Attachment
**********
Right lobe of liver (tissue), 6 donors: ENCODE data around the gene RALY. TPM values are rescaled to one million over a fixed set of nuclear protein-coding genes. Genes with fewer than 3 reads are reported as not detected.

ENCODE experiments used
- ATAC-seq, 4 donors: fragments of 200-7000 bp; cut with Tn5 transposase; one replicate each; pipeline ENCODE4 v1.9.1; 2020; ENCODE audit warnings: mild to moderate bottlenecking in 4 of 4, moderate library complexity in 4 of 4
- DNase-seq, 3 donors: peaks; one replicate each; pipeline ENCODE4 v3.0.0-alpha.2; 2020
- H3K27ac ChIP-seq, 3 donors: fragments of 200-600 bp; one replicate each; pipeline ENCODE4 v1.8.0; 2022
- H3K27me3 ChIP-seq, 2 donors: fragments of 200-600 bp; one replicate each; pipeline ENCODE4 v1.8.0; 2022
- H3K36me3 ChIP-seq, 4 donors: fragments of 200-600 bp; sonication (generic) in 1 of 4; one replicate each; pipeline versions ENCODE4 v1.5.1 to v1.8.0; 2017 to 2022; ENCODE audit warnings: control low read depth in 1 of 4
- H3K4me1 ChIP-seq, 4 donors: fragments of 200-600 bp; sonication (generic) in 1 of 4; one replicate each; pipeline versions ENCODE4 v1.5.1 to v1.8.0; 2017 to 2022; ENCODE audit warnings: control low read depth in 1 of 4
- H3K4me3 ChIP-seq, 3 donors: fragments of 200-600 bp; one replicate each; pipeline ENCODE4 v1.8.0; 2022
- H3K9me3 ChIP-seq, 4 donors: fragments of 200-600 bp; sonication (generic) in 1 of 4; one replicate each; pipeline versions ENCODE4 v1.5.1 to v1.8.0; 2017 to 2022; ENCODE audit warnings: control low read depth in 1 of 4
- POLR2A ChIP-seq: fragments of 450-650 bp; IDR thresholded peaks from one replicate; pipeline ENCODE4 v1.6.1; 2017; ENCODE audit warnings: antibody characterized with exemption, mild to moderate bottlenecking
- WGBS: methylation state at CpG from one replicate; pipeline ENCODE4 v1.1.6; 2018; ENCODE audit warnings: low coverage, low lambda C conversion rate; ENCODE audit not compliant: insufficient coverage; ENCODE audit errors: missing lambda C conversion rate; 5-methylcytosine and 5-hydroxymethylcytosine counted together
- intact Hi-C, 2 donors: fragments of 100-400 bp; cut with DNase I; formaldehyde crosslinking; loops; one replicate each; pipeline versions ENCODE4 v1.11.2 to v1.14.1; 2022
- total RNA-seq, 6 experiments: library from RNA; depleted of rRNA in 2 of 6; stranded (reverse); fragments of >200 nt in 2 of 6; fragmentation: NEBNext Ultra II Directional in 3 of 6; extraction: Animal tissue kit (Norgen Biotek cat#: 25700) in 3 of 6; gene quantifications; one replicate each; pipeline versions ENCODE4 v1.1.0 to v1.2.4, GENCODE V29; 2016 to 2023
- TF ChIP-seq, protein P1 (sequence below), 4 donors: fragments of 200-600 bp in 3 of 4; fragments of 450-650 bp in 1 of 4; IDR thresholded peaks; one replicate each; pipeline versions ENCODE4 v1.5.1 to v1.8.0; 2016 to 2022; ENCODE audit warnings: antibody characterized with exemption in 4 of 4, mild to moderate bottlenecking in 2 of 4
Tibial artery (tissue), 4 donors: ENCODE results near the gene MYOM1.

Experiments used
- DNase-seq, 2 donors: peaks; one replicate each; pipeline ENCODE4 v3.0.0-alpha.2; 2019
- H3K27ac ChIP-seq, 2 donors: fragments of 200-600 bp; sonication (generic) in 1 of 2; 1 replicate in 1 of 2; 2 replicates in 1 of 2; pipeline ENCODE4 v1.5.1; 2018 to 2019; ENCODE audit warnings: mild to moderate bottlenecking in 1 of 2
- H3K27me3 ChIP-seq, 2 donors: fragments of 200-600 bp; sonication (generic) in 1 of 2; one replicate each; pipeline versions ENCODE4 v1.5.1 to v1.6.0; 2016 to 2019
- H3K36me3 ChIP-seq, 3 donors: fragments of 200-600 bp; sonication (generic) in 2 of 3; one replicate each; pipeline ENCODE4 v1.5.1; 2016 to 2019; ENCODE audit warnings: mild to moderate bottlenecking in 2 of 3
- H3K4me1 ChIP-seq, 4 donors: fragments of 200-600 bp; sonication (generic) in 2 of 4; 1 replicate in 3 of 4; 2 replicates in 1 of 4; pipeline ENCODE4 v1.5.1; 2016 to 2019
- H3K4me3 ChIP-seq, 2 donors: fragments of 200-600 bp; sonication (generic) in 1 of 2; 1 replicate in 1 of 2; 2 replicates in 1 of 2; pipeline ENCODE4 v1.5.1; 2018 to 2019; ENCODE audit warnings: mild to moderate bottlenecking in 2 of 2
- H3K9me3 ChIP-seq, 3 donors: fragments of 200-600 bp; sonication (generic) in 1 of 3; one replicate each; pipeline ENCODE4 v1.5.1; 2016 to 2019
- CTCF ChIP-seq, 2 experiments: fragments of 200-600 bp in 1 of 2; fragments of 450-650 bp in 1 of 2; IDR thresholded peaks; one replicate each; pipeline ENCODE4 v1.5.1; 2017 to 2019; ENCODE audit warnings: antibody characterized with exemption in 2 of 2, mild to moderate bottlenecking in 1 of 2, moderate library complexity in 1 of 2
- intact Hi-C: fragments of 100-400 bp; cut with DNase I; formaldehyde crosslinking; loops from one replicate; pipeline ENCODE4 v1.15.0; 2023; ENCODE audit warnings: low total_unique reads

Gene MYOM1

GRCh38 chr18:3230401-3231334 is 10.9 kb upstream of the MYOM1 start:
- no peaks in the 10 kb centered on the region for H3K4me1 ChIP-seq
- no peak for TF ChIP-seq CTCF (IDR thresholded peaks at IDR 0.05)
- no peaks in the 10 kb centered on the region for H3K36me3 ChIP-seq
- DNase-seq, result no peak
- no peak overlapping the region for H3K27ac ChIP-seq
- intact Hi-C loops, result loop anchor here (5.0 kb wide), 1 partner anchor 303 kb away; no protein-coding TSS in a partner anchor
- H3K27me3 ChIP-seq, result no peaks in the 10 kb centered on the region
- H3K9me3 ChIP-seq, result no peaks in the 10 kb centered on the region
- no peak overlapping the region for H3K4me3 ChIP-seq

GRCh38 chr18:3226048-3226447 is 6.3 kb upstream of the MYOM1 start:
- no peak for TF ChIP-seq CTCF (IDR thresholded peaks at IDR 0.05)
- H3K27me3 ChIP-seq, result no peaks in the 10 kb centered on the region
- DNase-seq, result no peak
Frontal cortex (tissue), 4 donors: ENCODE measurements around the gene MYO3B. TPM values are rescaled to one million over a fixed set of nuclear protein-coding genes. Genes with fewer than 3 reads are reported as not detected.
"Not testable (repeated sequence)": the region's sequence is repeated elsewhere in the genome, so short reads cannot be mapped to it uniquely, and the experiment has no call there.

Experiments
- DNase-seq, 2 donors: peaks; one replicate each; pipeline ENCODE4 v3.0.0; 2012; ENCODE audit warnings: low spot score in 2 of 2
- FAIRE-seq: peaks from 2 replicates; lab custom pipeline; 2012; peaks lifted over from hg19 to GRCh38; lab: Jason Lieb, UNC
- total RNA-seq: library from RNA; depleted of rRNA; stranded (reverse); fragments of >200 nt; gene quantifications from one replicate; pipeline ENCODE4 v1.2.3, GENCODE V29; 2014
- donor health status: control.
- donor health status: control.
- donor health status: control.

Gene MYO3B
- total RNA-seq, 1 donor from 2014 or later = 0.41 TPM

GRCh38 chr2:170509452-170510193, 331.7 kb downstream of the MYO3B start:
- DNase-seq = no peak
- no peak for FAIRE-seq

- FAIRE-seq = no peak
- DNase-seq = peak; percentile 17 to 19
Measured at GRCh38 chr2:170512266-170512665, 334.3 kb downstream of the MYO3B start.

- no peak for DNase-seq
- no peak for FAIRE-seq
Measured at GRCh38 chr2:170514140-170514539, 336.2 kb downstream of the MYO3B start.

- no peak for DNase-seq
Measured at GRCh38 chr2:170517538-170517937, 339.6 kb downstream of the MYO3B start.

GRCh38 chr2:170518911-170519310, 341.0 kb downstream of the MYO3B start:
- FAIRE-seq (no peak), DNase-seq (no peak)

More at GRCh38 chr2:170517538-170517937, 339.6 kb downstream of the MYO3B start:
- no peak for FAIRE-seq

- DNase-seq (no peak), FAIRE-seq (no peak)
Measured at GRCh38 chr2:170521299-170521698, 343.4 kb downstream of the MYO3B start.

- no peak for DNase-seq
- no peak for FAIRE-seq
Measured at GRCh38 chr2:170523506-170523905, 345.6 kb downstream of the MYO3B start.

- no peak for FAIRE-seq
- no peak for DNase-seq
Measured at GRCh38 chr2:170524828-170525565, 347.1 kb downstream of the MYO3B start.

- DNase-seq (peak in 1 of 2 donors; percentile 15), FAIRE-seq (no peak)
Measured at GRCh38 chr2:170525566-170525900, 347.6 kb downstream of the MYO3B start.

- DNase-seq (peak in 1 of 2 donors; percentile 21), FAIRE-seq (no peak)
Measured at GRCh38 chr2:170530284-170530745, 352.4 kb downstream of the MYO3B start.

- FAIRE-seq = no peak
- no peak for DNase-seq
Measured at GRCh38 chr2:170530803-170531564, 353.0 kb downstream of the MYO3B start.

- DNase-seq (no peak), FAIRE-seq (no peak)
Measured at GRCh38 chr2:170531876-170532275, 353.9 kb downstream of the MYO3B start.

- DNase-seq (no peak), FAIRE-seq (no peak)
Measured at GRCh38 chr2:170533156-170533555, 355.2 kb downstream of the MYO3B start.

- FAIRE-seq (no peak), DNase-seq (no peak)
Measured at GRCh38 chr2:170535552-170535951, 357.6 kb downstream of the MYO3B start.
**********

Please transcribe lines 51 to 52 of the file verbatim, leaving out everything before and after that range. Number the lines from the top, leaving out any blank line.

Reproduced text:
Gene MYO3B
- total RNA-seq, 1 donor from 2014 or later = 0.41 TPM